USGS recommends storing water underground near Pine Nut Creek.
A study by the U.S. Geological Survey says an underground aquifer could be used to store water for drought periods along the east side of the Carson Valley.
The report was authored by Doug Maurer of the federal agency. It says as much as 3,500 acre-feet of water could be stored underground near Pine Nut Creek, then pumped for municipal use when needed.
He said since there are no large reservoirs upstream from the Carson Valley, city and county agencies which hold water rights on the Carson River have no place to store the water.
“Storing water underground during times of plentiful stream flow would allow for it to be pumped and recovered for use during times of drought,” the report says.
The Pine Creek model was developed to see if constructing and operating such a project is feasible not only in Carson Valley but all along the Carson River.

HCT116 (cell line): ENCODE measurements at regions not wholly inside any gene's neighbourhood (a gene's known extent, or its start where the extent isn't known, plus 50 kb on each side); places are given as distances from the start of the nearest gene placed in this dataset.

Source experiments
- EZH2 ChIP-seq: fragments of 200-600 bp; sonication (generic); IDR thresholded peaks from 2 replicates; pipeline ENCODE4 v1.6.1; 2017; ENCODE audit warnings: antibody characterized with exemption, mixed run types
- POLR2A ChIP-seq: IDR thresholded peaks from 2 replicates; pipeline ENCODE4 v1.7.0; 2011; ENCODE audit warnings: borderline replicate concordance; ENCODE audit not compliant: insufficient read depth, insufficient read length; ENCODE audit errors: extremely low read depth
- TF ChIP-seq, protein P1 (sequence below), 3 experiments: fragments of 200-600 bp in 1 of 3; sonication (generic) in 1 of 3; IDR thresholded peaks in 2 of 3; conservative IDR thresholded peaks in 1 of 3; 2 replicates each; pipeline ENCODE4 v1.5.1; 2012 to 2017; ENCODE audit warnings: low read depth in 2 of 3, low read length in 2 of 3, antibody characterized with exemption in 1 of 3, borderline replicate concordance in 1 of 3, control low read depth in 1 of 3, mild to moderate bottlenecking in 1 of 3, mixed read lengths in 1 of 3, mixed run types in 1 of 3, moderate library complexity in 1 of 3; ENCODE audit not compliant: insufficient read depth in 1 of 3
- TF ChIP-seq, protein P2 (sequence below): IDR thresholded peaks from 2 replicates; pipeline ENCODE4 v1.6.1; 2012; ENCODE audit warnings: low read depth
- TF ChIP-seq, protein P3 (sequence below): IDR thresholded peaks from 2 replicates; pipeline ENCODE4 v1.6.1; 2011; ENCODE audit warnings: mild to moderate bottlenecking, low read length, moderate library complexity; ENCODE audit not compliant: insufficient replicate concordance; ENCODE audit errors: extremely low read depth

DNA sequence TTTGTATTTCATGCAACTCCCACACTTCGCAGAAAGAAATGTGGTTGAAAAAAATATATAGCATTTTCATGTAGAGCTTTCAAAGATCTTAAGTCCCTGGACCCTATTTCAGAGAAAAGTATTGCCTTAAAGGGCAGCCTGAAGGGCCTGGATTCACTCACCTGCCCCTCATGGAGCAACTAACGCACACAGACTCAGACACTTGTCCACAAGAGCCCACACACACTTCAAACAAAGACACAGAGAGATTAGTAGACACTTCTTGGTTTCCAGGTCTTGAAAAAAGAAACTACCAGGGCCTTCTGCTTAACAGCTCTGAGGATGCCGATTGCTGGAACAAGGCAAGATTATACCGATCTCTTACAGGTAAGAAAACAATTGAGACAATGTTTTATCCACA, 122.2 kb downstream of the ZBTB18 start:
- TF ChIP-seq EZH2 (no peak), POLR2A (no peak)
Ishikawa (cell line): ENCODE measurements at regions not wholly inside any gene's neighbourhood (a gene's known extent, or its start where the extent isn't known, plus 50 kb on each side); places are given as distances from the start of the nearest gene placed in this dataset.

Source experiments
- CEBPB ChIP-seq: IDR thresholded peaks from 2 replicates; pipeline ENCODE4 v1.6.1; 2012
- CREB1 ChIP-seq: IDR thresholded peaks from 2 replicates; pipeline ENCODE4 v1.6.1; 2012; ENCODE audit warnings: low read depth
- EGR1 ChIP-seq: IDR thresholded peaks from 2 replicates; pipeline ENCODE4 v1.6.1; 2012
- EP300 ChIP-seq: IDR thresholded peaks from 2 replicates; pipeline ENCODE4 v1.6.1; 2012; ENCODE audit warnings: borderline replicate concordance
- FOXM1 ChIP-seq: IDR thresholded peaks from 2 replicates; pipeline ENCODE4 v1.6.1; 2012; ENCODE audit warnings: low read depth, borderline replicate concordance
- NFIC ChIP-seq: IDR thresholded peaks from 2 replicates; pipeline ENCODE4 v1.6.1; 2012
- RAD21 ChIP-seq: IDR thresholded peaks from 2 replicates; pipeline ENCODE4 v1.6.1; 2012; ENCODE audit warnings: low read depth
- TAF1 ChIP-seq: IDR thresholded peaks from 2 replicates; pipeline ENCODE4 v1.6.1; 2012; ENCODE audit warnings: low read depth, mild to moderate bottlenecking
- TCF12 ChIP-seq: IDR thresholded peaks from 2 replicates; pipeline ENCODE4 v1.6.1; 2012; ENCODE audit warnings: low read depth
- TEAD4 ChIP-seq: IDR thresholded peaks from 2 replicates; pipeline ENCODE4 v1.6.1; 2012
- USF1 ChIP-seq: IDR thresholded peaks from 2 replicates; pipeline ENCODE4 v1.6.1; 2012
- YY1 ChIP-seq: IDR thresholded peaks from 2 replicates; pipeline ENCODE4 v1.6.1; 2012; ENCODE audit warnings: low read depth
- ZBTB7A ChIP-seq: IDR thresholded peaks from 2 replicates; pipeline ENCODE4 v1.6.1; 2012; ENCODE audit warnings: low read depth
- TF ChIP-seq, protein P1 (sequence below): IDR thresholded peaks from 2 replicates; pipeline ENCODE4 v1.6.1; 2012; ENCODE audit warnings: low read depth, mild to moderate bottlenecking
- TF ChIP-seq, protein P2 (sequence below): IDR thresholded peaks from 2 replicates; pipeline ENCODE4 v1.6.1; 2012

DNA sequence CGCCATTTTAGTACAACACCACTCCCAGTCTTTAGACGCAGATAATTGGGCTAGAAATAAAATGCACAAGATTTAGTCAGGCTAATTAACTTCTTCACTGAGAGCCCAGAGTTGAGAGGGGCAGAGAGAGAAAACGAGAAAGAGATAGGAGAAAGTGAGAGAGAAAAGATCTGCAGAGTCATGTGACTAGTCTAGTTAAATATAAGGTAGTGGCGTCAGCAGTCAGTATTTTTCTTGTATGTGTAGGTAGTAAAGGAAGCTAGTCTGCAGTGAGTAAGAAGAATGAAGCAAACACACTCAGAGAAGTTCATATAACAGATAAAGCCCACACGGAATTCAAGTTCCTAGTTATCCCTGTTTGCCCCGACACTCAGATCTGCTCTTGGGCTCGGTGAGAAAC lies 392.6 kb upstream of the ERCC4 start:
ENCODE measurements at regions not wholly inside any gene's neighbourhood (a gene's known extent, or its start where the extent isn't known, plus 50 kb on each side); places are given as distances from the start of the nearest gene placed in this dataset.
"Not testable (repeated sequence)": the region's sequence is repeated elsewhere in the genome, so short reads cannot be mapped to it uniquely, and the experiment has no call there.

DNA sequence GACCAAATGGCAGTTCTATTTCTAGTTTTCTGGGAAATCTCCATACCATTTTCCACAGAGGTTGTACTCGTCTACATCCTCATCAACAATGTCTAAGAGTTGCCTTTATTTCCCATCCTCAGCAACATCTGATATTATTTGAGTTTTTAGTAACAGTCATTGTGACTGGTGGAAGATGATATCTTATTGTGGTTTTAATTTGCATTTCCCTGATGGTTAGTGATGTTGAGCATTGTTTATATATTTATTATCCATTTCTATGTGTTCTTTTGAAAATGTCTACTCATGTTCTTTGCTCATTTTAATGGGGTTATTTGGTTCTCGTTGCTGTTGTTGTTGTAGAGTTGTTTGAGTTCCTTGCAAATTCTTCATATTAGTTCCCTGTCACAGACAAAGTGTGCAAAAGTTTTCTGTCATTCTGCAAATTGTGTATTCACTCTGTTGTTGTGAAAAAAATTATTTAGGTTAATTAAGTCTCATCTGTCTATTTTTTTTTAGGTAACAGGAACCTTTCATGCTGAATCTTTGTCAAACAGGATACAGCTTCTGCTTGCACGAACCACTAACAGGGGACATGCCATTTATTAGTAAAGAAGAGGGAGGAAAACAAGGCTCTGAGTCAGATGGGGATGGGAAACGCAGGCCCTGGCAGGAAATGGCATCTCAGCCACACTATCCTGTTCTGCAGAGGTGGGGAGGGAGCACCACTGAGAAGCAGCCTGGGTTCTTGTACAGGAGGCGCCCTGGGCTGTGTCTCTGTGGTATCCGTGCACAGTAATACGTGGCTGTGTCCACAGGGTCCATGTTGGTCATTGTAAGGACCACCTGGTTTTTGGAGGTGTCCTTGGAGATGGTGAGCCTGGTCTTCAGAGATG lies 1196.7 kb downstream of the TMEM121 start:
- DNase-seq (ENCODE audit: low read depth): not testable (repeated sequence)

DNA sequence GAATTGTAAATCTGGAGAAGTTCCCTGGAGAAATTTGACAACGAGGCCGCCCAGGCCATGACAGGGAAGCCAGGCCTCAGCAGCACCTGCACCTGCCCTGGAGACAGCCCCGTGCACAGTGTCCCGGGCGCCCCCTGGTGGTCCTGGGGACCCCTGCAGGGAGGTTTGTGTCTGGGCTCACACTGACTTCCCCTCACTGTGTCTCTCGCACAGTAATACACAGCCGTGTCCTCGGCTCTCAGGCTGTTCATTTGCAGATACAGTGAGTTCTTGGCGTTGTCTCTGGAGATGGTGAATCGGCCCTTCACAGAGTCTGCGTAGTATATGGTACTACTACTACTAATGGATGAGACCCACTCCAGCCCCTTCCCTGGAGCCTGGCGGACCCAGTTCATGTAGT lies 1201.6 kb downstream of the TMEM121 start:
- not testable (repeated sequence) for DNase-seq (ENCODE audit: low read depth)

“Valleys along the Carson River all have alluvial fans composed of sand and gravel deposited by streams tributary to the Carson River,” said Maurer. “These fans have good potential for rapid infiltration of stream flow to the water table.”
But once underground, he said the water moves slowly through the aquifer, which means most of it could be pumped back out when needed.
Maurer’s report says the model shows that, by recharging 700 acre-feet a year for five years, the Pine Nut Creek water table would rise nearly to the land’s surface. The report says 90 percent of the recharge could be pumped back out to municipal uses.